The long, successful journey of Animate Her | Sunday Observer

The long, successful journey of Animate Her

30 July, 2022

The Animate Her series was first inspired by the conversations that took place at an artists’ workshop organized by British Council’s Creating Heroines programme in Kathmandu, Nepal in 2019. 12 artists from South Asia and the UK participated and Irushi and the team explored the themes of overlooked heroines from the past, imagined heroines for the future and asked what real-life heroines from South Asia look like.

Each artist was given the opportunity to apply for a grant that enabled them to carry out the ideas that were conceptualized at the workshop. As a result of this, Irushi was able to work with an amazing team of creatives to retell the stories of a group of inspiring women from Sri Lanka.

As a self-taught animator, her aim was not to create something that was perfect, but rather to learn as much as she could with her team about storytelling through animation. As a result, they explored various mediums and forms, including clay animation, paper cutouts filmed on a multiplane, 2D digital animation and more for months! Irushi was drawn to stop motion because of its intrinsic imperfectness. She loves the staggered movement and their inevitable fingerprints in the clay characters which all add a human and handmade touch to the stories of these amazing women.

Being an avid reader and movie fanatic, Irushi had grown up watching a lot of animated films from the West and even the East, but hadn’t seen animated stories that represented brown skin characters from South Asia and Sri Lanka.

“Through the ‘Animate Her’ series I wanted to show that we have our own real-life heroines in this part of the world. These women have challenged disciplinary boundaries and have made an impact in largely male dominated professions. I found that the medium of animation was perfect to tell these stories because it also gave me a voice as an experimental storyteller,” Irish said explaining her intention behind creating ‘Animate Her’.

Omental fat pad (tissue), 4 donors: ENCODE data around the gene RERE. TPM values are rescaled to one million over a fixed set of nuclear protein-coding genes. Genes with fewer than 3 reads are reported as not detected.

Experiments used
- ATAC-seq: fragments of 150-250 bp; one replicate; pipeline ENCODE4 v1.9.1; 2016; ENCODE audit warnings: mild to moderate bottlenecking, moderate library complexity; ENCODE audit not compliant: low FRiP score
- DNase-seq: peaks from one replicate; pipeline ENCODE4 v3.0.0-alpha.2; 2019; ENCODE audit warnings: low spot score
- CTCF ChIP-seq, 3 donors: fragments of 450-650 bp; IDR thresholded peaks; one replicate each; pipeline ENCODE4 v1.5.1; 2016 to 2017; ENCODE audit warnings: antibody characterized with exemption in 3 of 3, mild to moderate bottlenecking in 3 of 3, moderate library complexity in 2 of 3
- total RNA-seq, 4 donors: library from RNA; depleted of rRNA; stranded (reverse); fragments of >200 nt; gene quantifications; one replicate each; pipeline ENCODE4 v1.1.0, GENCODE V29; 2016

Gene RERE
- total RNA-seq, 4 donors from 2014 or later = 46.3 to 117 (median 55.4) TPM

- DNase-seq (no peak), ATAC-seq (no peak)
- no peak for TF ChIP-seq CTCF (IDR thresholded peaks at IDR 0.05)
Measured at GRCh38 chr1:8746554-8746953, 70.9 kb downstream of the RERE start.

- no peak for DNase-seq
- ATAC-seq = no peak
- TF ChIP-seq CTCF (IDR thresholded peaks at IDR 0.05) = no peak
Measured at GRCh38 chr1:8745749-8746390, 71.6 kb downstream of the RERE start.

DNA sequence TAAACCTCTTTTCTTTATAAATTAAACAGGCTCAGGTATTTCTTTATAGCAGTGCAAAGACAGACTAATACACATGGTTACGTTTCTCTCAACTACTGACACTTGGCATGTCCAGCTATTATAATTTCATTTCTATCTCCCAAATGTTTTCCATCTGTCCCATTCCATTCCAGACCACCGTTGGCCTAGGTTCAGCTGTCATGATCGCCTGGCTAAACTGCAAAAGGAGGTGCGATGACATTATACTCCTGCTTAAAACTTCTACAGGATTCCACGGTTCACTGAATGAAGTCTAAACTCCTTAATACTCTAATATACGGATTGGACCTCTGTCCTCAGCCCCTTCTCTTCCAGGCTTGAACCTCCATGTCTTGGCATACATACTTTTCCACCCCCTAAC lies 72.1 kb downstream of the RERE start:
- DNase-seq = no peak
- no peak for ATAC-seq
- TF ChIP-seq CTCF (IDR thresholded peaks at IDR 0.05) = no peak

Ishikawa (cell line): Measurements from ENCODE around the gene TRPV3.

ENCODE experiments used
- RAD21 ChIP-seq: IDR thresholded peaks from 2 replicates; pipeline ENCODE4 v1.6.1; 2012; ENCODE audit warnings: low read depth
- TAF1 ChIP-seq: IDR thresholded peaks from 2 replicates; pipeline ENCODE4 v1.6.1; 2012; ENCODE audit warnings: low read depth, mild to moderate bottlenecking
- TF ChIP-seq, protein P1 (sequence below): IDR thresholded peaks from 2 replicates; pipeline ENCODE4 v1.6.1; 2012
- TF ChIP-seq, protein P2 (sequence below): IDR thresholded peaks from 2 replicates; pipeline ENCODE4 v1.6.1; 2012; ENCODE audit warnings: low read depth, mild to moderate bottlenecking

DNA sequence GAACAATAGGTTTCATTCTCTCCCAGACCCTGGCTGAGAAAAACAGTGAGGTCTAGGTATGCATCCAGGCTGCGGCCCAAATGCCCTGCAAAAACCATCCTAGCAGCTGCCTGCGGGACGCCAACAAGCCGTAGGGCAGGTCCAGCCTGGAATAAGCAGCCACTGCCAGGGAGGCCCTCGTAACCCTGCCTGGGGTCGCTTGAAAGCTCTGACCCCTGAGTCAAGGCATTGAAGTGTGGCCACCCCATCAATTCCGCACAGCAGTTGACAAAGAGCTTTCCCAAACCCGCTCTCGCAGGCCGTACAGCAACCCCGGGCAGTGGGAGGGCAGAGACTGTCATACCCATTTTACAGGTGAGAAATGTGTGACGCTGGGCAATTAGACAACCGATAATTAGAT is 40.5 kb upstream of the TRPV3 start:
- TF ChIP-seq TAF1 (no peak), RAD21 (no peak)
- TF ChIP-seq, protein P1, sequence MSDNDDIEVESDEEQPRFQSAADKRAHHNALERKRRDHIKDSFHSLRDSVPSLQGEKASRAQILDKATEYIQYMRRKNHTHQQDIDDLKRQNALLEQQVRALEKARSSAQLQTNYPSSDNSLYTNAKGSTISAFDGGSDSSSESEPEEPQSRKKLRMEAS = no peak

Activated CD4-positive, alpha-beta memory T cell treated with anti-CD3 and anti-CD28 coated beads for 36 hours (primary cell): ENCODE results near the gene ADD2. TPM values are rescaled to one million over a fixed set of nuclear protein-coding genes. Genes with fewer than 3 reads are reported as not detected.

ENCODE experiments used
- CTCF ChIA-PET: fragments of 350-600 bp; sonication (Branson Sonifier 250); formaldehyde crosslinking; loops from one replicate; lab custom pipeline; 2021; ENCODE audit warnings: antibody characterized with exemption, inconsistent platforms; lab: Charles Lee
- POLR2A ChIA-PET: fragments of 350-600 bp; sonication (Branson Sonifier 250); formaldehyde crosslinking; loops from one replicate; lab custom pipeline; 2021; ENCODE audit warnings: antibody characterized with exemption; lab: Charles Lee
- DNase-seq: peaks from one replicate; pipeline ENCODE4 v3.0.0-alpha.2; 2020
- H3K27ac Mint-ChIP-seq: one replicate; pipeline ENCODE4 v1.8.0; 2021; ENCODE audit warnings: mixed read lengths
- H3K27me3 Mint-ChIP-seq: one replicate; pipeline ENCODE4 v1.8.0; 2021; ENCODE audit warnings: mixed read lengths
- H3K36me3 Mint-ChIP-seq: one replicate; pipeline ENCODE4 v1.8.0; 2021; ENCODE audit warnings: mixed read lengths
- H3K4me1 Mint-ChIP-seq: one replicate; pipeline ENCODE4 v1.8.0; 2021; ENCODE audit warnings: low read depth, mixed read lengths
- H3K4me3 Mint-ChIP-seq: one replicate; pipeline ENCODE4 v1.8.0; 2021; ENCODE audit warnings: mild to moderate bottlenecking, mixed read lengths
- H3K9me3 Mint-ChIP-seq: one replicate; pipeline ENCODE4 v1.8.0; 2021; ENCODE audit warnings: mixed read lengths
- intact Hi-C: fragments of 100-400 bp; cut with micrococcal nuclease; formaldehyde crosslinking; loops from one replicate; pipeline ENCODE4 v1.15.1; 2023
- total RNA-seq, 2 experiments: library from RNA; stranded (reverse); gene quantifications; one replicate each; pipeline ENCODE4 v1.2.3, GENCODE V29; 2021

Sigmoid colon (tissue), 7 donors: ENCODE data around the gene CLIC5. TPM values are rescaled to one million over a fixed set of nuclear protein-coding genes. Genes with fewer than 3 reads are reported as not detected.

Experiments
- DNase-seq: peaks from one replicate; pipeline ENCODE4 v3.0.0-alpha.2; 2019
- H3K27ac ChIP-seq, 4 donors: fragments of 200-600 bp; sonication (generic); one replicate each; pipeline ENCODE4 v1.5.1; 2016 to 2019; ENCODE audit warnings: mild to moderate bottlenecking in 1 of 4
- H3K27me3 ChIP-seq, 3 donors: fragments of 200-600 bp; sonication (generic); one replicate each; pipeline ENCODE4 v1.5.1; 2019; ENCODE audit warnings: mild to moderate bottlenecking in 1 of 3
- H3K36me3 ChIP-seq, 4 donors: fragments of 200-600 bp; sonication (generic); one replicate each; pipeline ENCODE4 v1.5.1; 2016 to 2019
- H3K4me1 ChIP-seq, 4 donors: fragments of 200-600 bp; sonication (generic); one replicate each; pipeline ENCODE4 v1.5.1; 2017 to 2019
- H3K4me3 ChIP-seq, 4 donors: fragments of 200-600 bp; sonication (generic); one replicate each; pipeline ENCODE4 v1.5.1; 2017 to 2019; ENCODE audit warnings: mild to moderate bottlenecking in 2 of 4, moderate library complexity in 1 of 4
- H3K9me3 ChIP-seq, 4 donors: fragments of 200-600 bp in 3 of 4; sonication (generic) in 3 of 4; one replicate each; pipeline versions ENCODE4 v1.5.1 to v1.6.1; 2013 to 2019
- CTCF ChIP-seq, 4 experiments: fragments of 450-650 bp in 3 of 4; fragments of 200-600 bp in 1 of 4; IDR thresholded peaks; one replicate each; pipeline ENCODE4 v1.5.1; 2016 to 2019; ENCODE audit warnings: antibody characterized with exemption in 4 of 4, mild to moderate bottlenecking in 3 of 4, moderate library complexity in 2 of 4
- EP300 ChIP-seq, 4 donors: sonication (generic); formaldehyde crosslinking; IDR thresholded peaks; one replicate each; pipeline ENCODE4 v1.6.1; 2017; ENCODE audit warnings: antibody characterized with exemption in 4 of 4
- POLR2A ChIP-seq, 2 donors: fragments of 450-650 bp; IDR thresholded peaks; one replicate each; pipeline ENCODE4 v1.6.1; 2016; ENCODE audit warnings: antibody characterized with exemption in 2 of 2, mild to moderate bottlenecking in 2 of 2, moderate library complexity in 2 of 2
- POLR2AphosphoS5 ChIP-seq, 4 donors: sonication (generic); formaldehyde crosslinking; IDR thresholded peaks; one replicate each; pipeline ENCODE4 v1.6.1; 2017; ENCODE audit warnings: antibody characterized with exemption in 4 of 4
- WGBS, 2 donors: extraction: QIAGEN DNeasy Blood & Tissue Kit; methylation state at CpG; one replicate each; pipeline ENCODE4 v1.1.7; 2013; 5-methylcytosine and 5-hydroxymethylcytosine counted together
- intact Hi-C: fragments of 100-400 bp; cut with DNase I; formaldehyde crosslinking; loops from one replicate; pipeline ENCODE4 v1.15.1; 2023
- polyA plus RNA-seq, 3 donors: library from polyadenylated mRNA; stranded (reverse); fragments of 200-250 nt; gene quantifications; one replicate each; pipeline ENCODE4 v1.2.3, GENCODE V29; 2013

Selection of characters

Selection of the heroines for the series was a very personal process for Irushi. While she wanted to cover the stories of women from a range of disciplines from the arts, sciences, and technology, most of the women were those that she knew or admired for the roles that they played in their respective fields.

“I grew up reading Sybil Wettasinghe’s books and she was a childhood heroine of mine. Marine biologist Dr. Asha de Vos is another heroine who is inspirational for the work she is doing in raising awareness about the oceans of this part of the world,” she recalled with gratitude.

Due to time constraints and the challenges that they had to deal with, Irushi had to limit the series to seven stories. Admitting the fact that they had to exclude hundreds of amazing Sri Lankan women, if she gets an opportunity in the future, she would like to explore more women’s stories and include them in their animated series.

Amazing team

Since the inception of the ‘Animate Her’ series in 2019, Irushi and the team have expanded with each new film. Cinematographer Yoshitha Perera joined the team from the very beginning, and also helped with the recording of the interviews. Professional composer Natasha Senanayake created the original music for the films. The team encompasses a set design and fabrication team which includes architect and artist Shahdia Jamaldeen, designer and teacher Selvachandran Surendran, animators Shenuka Corea and Loshani Nikeshala, Gayathri Perera, Shakthi Laknatha, and Venuranga Manage. The costumes were designed by a professional costume designer Dinushika Senevirathne. The editing of the films was done by Sankha Malwaththa, Dileepa Jayakody and Buddika Ranasinghe.

Obsession behind stop-motion

From left: Gayathri Perera, Yoshitha Perera, Irushi Tennekoon, Shahdia Jamaldeen and S. Surendran